(CNN) While China and Russia have strengthened relations since the Kremlin’s brutal invasion of Ukraine, the United States has seen no evidence that China has provided systematic material support to the Kremlin as Russian President Vladimir Putin and his government search for ways to avoid Western sanctions and roll back its military. According to senior officials of the US Treasury Department.
China has, so far, been unwilling to provide material support to Russia on a large scale and in a significant way, a senior Treasury official said, pointing instead to Russian efforts to obtain materials from North Korea and Iran. These statements come almost a month after the disclosure of US intelligence information that China is open to providing Russia with the required military and financial assistance, and US National Security Adviser Jake Sullivan. warned China’s top diplomat Yang Jiechi on US concerns about such a move.
With relations between Washington and Beijing historically low, senior officials attributed China’s decision to hold off so far on more systemic assistance to efforts across the sanctions coalition — from public U.S. comments to energetic and direct messages the Europeans have given China.
As Russia enters its second year of brutal invasion of Ukraine, the Biden administration has continued to take steps to close loopholes in Western allies’ sanctions regime as they expand intelligence sharing with US allies and jurisdictions where Russia has sought to sidestep sanctions and export controls. .
The United States and its allies have also taken more direct action, imposing sanctions on a Chinese satellite company that provides intelligence to Russian forces in January, and placing some Chinese companies on the US export control list.
As part of this effort, and as leaders of the global financial system come to Washington, D.C., next week for the Spring Meetings of the International Monetary Fund and the World Bank, senior U.S. Treasury and intelligence officials will share information with relevant partners to help countries and companies understand. These senior officials also said how the Kremlin continues to use its intelligence apparatus to try to evade the unprecedented sanctions regime imposed by the United States and its allies.
Meetings next week with countries the United States is concerned about are part of a broader push from the Treasury Department over the next month as senior officials continue to deploy around the world to strategize with U.S. allies and partners to deepen cooperation and ramp up pressure on countries key to Russia’s sanctions evasion. and backfill efforts.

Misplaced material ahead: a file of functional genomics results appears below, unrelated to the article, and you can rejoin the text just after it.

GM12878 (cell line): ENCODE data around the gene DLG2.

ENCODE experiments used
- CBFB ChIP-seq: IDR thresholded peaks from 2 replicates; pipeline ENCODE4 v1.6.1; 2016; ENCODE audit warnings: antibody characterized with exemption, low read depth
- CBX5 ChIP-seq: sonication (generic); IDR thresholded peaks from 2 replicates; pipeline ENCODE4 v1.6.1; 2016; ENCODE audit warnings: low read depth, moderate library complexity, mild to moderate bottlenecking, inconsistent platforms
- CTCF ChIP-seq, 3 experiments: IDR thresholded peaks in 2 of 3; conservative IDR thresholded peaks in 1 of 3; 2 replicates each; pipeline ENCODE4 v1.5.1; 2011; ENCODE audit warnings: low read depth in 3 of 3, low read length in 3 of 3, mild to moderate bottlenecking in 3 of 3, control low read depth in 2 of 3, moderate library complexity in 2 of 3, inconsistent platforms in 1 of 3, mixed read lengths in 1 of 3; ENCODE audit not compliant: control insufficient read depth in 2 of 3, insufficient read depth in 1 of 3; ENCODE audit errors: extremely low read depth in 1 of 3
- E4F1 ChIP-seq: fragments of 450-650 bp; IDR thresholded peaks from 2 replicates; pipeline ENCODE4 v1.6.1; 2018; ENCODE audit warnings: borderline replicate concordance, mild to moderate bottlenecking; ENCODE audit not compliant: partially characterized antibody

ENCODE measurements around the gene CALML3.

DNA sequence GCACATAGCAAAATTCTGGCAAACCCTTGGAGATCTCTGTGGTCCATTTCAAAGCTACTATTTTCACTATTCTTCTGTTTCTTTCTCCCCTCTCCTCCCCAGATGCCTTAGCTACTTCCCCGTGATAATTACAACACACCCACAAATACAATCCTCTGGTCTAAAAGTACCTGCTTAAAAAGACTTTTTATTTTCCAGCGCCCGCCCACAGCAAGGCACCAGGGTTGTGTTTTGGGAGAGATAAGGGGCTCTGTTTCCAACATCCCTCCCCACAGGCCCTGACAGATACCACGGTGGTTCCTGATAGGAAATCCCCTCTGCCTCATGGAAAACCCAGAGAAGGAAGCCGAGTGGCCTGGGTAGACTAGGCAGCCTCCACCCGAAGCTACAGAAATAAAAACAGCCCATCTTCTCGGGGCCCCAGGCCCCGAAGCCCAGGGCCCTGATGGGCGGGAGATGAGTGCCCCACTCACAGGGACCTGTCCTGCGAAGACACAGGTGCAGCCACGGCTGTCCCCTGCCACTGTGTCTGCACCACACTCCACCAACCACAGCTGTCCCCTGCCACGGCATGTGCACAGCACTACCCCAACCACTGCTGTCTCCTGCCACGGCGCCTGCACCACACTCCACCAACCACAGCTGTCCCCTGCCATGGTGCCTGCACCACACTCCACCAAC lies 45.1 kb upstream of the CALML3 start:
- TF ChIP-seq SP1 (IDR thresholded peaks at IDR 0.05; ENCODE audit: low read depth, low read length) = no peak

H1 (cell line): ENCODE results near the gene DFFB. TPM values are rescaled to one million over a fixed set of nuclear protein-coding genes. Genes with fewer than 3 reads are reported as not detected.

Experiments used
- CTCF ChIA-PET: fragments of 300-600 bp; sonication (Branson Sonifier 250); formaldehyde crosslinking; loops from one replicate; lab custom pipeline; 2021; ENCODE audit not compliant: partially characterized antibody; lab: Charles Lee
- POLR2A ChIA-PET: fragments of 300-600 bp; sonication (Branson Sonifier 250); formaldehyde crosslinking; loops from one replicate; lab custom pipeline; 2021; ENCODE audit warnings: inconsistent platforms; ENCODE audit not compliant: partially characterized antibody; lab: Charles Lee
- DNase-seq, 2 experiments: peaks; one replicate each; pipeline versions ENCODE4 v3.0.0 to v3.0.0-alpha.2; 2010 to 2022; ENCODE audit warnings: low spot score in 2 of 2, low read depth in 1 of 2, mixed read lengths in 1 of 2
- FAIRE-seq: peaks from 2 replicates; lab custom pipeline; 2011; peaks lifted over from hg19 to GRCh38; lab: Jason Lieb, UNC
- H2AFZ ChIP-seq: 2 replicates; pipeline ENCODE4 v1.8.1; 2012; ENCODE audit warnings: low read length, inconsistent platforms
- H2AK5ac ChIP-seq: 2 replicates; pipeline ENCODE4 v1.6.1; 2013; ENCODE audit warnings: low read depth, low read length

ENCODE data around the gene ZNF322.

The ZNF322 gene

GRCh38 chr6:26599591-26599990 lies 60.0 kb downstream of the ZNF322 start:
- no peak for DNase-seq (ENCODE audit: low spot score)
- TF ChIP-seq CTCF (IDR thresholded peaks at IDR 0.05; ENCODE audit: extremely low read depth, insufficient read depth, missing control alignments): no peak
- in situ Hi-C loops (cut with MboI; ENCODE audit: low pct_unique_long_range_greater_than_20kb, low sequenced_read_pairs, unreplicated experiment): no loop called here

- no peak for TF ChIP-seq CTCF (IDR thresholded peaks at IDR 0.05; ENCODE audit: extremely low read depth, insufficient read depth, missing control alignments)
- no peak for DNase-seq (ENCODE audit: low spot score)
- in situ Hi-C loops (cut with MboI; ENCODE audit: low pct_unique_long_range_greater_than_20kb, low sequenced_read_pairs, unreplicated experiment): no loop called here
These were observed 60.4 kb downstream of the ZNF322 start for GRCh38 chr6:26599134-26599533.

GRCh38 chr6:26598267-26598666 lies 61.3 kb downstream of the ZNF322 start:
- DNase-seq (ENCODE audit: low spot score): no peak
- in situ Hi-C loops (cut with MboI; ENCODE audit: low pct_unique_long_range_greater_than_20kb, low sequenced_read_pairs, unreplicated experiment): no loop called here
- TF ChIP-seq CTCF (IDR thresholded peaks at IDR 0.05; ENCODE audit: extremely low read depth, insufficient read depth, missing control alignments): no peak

Two of the Treasury Department’s top sanctions officials — Brian Nelson and Liz Rosenberg — will continue the U.S. government’s extensive efforts internationally to talk to specific countries and their companies about the risks of providing support to Russia and share detailed information about evading sanctions. Nelson will travel to Switzerland, Italy, Austria and Germany to compare notes with their counterparts and continue to share intelligence on the ways Russia is trying to evade sanctions; Rosenberg will travel to Kazakhstan in Central Asia, a region with a long history of relations with Russia, and in which officials have expressed concerns that Russia is obtaining the materials.
Despite the impact of sanctions on the Russian economy, some observers have pointed to concerns about Moscow’s ability to evade sanctions and redirect trade routes to continue to obtain some of the technology and financing needed to fund its war machine through countries in its borders and more permissive jurisdictions, such as the UAE. United Arab Emirates and Turkey.
But in recent months, officials have also begun to see some results from their public and private efforts. Turkish officials told the United States last month that their government was taking further action to prevent sanctioned goods from transiting directly into Russia, according to a source familiar with the discussion.
Since Russia launched its bloody war on Ukraine, the United States has imposed Thousands of penalties Against Russian politicians, oligarchs and corporations, cut off the Russian Central Bank from its dollar-denominated reserves as well as the global financial messaging system, undermined Russia’s defense industrial base and imposed a ceiling on the prices of Russian oil and petroleum products.
One of the most successful efforts, the price cap, is already having a visible impact with Russia’s Finance Ministry announcing on Friday a $29 billion budget shortfall for the first quarter of 2023, according to Reuters.
In a speech earlier this year marking the anniversary of the Russian invasion, US Deputy Secretary of the Treasury Wally Adimo publicly warned the Russian intelligence services that the United States was monitoring and suppressing their efforts.
“We know that Russia is actively looking for ways to get around these sanctions… In fact, one of the ways we know our sanctions are working is that Russia has tasked its intelligence services — the FSB and the GRU — to find ways to get around these sanctions,” Adeymo said in his February speech.
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